Lib Dem and Labour voters have more in common than you think

New polling analysis shows that Lib Dem supporters continue to lean to the left.

In this week's New Statesman, Richard Reeves, Nick Clegg's former strategy director, calls for a recasting of the Liberal Democrats as a centrist liberal force that divorces itself from the party's social democrat past. Intellectually, the case may be a powerful one. But electorally, there is a huge problem: the strategy ignores the people who support the Lib Dems today.

Even though so many left-leaning voters have deserted the party, few of its loyal supporters are classical liberals of the centre or soft-right. New Fabian Society analysis of YouGov polling from the last 12 months shows that, even after two years of the coalition, the Lib Dems' remaining supporters are much closer to Labour than to Tory voters. Lib Dem and Labour supporters share views on the economy and government and far more Lib Dems would consider voting Labour than Conservative.

First, consider how people identify on a left-right political spectrum. 43% of remaining Lib Dem supporters describe themselves as on the left of politics, compared to 53% of Labour supporters and 1% of Conservatives. By contrast, just 8% of Lib Dem and 6% of Labour voters place themselves on the right of politics, compared to 60% of Conservative supporters.

Labour and Lib Dem supporters also have similar views on the role of government in British life. Consider this statement of the liberal case against the state: "Government should do the bare minimum and stay out of people's way; people are freer when there is less Government". Forty four per cent of Conservative voters say it's a convincing argument, compared to just 24% of Lib Dem and 22% of Labour voters.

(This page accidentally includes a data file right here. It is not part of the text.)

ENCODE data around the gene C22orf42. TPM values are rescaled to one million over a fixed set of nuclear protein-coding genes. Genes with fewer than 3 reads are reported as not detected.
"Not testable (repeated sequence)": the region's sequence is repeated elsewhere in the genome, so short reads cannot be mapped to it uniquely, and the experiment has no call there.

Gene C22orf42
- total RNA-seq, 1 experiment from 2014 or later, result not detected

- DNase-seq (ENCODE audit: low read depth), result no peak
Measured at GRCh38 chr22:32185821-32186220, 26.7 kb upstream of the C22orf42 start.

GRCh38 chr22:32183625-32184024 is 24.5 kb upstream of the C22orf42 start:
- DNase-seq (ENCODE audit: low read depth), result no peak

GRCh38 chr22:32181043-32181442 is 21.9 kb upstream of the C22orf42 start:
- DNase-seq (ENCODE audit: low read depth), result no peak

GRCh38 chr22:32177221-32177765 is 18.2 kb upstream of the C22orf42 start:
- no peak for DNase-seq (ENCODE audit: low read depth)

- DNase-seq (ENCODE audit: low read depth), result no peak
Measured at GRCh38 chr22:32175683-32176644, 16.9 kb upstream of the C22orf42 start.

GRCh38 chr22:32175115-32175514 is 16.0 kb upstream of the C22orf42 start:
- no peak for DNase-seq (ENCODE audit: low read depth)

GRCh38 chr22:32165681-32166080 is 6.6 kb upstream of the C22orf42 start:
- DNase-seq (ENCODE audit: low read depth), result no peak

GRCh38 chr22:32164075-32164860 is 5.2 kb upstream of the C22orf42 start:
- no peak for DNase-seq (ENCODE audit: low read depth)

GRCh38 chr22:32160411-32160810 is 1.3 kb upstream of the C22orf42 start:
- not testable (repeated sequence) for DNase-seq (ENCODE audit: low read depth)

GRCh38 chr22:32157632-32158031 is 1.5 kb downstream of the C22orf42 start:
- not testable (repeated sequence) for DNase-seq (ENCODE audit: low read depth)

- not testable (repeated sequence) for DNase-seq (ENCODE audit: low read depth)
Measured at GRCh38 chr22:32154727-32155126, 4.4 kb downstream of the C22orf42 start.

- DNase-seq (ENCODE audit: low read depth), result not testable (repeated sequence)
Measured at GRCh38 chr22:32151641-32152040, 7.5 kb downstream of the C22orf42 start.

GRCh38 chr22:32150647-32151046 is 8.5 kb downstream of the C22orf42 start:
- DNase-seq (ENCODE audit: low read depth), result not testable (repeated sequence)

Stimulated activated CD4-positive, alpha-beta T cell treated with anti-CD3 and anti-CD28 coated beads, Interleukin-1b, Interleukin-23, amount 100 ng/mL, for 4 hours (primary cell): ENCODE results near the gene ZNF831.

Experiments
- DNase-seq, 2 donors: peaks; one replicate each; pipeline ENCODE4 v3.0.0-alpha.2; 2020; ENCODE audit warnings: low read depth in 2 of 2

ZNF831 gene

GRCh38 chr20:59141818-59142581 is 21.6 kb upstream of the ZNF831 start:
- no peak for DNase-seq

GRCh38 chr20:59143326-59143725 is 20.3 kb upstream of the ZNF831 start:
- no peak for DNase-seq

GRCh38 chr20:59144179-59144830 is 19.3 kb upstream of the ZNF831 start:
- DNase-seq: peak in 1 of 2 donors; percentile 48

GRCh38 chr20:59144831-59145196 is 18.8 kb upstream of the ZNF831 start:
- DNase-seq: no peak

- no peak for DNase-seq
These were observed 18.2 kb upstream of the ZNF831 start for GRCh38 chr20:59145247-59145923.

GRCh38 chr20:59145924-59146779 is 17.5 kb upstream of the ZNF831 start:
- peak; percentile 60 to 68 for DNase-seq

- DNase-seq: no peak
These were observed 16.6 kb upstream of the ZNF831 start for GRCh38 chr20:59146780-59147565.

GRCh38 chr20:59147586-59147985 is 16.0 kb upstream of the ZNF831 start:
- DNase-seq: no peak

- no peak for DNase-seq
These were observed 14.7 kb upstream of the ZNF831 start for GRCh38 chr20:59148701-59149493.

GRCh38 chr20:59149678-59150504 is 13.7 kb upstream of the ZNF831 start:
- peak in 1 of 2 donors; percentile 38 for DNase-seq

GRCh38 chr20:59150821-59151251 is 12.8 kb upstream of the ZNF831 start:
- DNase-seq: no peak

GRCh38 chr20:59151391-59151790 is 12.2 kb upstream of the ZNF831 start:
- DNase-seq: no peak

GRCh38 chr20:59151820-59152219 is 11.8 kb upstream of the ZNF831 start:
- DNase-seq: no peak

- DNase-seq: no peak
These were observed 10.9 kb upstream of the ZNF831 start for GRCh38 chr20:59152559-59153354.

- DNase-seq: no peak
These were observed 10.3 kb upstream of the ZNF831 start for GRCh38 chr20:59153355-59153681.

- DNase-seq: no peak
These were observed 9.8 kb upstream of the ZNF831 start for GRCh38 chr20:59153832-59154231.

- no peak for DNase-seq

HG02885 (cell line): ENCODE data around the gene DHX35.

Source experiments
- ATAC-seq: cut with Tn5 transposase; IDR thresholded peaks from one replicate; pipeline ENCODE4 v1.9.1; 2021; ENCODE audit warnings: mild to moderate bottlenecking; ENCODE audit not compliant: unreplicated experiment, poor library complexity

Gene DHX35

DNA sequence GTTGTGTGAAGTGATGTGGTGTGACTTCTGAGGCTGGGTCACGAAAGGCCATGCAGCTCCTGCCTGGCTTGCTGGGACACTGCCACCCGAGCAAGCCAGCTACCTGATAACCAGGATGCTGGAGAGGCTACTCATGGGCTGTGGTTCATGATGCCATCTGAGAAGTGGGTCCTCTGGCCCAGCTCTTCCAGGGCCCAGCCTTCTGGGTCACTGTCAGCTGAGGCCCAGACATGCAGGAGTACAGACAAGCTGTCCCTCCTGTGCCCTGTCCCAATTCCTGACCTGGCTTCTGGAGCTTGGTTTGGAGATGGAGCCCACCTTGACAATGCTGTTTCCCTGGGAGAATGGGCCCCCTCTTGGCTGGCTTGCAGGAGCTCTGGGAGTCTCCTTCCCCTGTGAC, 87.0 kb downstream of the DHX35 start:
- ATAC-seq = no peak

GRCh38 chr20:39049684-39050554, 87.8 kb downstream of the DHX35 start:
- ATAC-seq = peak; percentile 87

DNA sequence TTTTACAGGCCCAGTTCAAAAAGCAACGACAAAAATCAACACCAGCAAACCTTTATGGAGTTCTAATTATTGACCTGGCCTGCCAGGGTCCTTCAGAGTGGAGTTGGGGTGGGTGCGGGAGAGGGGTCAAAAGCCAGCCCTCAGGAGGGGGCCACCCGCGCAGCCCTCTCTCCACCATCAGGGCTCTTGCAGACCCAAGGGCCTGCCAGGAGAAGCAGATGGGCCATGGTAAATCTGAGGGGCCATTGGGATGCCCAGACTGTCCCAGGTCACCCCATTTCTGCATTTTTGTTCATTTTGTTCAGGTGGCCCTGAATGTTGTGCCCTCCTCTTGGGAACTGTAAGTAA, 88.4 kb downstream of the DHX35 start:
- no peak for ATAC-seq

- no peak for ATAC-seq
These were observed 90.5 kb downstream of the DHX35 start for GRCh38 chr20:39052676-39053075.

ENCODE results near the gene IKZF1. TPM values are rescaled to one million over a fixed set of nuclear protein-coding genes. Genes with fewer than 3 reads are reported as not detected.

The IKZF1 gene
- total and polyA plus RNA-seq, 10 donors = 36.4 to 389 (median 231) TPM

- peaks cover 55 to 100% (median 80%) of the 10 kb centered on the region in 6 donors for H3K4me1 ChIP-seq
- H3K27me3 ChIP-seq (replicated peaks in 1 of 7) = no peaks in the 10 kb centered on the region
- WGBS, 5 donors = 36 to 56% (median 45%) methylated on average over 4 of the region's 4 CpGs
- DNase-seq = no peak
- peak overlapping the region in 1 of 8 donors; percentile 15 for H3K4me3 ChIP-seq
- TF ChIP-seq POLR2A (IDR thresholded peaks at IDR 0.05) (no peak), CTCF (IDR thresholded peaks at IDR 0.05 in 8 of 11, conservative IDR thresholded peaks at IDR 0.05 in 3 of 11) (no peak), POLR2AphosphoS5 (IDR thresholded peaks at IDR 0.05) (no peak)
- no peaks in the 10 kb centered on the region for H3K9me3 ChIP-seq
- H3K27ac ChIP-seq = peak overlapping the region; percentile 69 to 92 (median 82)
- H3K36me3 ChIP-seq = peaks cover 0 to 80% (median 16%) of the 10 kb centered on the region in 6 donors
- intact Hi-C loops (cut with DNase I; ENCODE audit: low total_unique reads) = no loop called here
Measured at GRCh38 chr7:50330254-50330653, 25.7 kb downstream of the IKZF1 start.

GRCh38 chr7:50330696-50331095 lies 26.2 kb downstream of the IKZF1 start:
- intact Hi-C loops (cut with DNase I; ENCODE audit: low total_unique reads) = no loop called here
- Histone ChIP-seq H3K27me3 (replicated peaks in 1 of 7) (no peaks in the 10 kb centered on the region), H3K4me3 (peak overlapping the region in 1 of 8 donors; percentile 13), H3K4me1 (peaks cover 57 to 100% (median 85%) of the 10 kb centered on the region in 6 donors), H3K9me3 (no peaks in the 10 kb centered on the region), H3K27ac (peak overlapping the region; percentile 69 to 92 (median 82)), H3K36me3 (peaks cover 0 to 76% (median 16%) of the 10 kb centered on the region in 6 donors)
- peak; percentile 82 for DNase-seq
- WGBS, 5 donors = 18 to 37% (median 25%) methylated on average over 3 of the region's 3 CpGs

It's a similar story on the economy. Forty eight per cent of Conservative voters are sympathetic to cutting red-tape, compared to 13% of current Lib Dems and 9% of Labour supporters. Forty two per cent of Lib Dems and 40% of Labour supporters want an interventionist industrial strategy, compared to 25% of Conservatives.

So how does this translate into the political preferences of Lib Dem supporters? During the summer, YouGov found that 54% of remaining Lib Dem voters would consider voting Labour, while only 36% would consider the Conservatives (defined as a 4 out of 10 chance of voting for the party in question). This finding is so striking because we are talking about current Lib Dem supporters not the defectors.  This pro-Labour bias comes on top of Lib Dem deserters splitting 4-to-1 in Labour's favour.

These new insights into the Lib Dems' remaining supporters should give both parties pause for thought. It suggests, for the Liberal Democrats, that a centrist appeal to classical liberalism will do little to consolidate the party's current support, let alone grow it. It demonstrates that, in the voters' eyes, the Lib Dems should reject 'equidistance' in favour of a pro-Labour bias.

Meanwhile, Labour politicians need to recognise that most remaining Lib Dem supporters continue to have left-leaning views. If the electoral maths demands it, Labour should stand ready to cooperate with a party that speaks for people who share their values and are deeply suspicious of Conservatism.

Labour and Lib Dem supporters have similar views on the role of government. Photograph: Getty Images.

Andrew Harrop is general secretary of the Fabian Society.

Photo: Getty
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Leaving the cleaning to someone else makes you happier? Men have known that for centuries

Research says avoiding housework is good for wellbeing, but women have rarely had the option.

If you want to be happy, there is apparently a trick: offload the shitwork onto somebody else. Hire cleaner. Get your groceries delivered. Have someone else launder your sheets. These are the findings published by the Proceedings of the National Academy of Sciences, but it’s also been the foundation of our economy since before we had economics. Who does the offloading? Men. Who does the shitwork? Women.